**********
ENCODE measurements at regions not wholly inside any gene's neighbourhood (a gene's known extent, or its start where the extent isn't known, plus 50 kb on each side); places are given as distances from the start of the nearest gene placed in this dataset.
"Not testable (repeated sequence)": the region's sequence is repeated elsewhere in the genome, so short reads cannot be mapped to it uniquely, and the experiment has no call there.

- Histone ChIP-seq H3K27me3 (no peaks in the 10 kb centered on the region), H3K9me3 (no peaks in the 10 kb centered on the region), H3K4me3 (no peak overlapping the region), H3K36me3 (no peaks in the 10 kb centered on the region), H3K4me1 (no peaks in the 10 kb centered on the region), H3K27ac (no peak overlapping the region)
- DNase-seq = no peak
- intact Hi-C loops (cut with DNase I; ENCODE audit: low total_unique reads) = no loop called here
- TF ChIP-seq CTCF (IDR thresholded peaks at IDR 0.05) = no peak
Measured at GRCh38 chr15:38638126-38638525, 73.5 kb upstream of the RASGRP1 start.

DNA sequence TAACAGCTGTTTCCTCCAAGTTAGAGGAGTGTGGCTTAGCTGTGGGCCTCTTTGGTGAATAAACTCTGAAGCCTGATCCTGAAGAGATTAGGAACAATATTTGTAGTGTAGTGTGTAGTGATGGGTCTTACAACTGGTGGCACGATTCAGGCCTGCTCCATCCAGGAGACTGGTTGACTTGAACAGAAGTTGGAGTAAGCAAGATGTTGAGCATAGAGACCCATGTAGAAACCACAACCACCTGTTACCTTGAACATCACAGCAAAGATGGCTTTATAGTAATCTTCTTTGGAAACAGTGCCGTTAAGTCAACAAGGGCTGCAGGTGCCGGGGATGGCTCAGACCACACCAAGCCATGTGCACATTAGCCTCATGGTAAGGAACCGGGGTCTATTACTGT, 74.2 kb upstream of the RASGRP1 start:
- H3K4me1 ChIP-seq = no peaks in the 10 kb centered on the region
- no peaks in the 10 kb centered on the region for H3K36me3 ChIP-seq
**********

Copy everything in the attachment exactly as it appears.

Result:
ENCODE measurements at regions not wholly inside any gene's neighbourhood (a gene's known extent, or its start where the extent isn't known, plus 50 kb on each side); places are given as distances from the start of the nearest gene placed in this dataset.
"Not testable (repeated sequence)": the region's sequence is repeated elsewhere in the genome, so short reads cannot be mapped to it uniquely, and the experiment has no call there.

- Histone ChIP-seq H3K27me3 (no peaks in the 10 kb centered on the region), H3K9me3 (no peaks in the 10 kb centered on the region), H3K4me3 (no peak overlapping the region), H3K36me3 (no peaks in the 10 kb centered on the region), H3K4me1 (no peaks in the 10 kb centered on the region), H3K27ac (no peak overlapping the region)
- DNase-seq = no peak
- intact Hi-C loops (cut with DNase I; ENCODE audit: low total_unique reads) = no loop called here
- TF ChIP-seq CTCF (IDR thresholded peaks at IDR 0.05) = no peak
Measured at GRCh38 chr15:38638126-38638525, 73.5 kb upstream of the RASGRP1 start.

DNA sequence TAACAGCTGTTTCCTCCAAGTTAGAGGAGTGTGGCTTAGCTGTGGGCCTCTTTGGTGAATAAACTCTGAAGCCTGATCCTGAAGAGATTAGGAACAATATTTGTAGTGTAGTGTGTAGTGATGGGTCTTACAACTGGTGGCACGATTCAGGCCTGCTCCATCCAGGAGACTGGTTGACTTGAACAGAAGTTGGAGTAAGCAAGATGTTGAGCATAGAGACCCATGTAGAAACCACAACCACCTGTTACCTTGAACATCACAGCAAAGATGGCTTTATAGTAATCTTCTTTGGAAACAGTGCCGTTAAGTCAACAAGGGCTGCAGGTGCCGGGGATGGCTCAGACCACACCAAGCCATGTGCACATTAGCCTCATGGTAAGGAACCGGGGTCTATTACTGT, 74.2 kb upstream of the RASGRP1 start:
- H3K4me1 ChIP-seq = no peaks in the 10 kb centered on the region
- no peaks in the 10 kb centered on the region for H3K36me3 ChIP-seq